Brave new world? Waking up to a Trump presidency

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So today Donald Trump, the President Elect as he’ll be known until the inauguration, will visit Barack Obama in the White House. Those are words that I, like many, many others, never thought they’d be writing. (Full disclosure here – I voted for the other candidate).

It’s been a rollercoaster 48 hours. The world’s media has expended millions of words trying to explain how the former host of the US Apprentice has managed to leapfrog conventional party politics into the most powerful job in the world. And online, commentators as well as ordinary people people have engaged around the clock in what has been probably the first social media election of the age.

Amid the wall to wall coverage, we’ve focussed on some areas that seem most relevant to our sector. Our sister publications here at Centaur Media have covered investment, advice and marketing insights that we thought might prove useful and insightful.

Our colleagues at Money Marketing yesterday looked at a round-up of adviser reaction to the Trump victory. The mood was one of urging clients to stay their investment courses. The overnight reaction of markets, which seem to have heeded the ‘keep calm and carry on’ mantra, would appear to bear them out.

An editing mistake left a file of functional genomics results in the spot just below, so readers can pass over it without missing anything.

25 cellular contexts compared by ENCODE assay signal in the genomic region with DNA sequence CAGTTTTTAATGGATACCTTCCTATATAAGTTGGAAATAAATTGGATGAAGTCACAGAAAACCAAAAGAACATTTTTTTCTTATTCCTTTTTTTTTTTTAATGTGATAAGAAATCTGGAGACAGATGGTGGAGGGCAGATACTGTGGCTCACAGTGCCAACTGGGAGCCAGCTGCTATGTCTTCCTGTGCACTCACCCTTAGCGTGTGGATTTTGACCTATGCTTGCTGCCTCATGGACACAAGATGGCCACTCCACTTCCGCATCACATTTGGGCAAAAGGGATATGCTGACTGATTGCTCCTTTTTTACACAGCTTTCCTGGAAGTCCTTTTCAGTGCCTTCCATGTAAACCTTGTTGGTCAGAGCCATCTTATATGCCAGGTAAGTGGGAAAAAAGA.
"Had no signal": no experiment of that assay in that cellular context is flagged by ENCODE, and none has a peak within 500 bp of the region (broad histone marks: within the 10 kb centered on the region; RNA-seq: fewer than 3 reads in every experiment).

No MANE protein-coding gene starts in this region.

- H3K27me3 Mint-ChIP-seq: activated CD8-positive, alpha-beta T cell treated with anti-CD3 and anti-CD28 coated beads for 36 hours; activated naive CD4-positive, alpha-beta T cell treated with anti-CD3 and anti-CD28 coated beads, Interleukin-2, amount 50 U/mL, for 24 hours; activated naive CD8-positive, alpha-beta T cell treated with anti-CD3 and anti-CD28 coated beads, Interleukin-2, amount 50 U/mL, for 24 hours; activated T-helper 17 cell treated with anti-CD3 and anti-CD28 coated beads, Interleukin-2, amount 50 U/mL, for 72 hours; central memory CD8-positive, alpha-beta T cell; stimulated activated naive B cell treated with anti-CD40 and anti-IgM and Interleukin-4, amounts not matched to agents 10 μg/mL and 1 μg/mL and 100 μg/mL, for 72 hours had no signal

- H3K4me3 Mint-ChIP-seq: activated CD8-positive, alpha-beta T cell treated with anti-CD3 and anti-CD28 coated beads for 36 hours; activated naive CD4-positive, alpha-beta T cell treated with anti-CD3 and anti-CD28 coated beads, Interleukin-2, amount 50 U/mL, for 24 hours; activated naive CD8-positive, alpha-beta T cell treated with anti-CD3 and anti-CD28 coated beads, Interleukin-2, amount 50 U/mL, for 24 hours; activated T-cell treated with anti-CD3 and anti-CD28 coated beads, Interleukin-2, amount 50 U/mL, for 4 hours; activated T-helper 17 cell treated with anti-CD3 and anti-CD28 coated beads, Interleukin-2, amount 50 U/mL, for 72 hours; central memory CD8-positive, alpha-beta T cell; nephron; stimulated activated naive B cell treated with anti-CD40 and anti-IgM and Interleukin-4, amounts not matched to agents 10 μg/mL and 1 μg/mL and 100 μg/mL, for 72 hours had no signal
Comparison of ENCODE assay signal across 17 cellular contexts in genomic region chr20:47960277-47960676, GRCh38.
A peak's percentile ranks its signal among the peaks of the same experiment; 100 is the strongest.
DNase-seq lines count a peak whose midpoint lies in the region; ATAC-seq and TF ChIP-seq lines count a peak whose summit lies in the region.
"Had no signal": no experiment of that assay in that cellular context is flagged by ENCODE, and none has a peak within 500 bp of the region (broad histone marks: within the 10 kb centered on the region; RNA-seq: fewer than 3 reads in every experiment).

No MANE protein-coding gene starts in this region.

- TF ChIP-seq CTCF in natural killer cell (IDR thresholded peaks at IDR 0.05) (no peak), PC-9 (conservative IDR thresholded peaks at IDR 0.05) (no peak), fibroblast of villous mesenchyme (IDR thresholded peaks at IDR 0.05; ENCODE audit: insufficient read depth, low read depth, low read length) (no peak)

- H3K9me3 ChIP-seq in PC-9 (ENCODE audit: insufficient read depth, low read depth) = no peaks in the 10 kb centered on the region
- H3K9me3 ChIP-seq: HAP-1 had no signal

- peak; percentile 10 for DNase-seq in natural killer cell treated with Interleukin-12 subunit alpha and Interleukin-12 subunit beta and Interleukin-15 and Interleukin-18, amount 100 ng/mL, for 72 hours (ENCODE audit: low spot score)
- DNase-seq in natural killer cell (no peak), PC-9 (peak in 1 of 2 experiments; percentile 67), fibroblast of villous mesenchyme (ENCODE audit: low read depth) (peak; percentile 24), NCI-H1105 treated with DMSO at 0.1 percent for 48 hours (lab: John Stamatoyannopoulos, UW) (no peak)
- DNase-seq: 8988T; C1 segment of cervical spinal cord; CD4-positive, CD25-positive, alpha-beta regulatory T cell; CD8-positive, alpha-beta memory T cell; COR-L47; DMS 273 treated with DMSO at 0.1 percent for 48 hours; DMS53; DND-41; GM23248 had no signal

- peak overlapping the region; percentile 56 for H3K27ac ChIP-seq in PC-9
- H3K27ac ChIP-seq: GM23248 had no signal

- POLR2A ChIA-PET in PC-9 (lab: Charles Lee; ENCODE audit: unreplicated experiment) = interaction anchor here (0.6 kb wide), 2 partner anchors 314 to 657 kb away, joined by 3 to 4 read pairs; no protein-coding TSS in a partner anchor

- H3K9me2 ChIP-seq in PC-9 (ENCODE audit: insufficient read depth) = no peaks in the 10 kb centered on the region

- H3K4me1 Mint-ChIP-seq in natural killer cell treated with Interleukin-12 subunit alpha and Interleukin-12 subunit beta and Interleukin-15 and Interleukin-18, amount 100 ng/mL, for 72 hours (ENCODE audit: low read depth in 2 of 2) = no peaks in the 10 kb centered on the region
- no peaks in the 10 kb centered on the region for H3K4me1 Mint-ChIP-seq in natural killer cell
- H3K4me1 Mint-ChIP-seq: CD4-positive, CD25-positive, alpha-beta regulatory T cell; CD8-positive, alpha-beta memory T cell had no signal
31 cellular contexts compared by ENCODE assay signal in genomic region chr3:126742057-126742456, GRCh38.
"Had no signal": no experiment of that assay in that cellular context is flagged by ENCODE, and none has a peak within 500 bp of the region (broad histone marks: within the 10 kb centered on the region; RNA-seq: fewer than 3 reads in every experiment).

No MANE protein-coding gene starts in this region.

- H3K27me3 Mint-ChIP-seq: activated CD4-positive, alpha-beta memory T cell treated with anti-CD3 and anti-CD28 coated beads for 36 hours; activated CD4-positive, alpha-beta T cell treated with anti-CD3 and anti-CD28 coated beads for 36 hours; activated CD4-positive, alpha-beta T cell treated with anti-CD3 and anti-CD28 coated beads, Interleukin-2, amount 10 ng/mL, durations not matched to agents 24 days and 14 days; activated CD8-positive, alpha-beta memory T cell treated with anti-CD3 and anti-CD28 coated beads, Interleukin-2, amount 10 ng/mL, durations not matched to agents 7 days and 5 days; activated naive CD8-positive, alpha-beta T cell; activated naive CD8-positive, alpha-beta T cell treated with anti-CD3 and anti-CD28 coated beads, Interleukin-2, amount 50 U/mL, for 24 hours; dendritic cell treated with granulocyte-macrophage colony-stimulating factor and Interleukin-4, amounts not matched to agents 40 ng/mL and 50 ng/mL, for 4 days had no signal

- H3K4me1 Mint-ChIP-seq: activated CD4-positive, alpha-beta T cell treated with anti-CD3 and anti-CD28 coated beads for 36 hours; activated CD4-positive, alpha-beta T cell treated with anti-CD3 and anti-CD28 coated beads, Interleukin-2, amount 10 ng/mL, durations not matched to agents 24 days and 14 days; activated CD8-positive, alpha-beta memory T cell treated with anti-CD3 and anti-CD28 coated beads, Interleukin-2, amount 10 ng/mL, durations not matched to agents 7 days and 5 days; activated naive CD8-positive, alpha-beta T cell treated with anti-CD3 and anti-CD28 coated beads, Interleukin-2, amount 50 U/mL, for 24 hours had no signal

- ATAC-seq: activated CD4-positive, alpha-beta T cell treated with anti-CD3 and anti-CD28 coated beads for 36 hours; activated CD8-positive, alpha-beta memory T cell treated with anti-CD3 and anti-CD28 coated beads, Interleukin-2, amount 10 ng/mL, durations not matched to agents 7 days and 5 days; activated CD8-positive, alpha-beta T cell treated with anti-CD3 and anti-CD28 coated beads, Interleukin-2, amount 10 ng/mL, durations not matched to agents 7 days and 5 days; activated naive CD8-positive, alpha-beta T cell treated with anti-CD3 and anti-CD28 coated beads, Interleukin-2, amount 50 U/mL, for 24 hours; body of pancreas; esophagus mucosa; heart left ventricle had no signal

Over at Corporate Adviser, the focus is on division between economic analysts over the effect a Trump presidency has promised to revive the US economy and improve prospects, but there are contradictions inherent in his plans?

Much has been made on both sides of the Atlantic of analogies between the Trump victory and the Brexit vote. Marketing Week looks at the wider implications of the uncertainties surrounding the Trump ascendency for business and brands.

And finally leading on from the social media point above, Marketing Week published an interesting piece looking at just how the Trump campaign has changed the rules of political communication with its appeal to emotion over reason. It’s a tactic that has more than paid off.

While we all take stock of what the next four years might look like, the one certainty is that there will be much more discussion and analysis yet to come.

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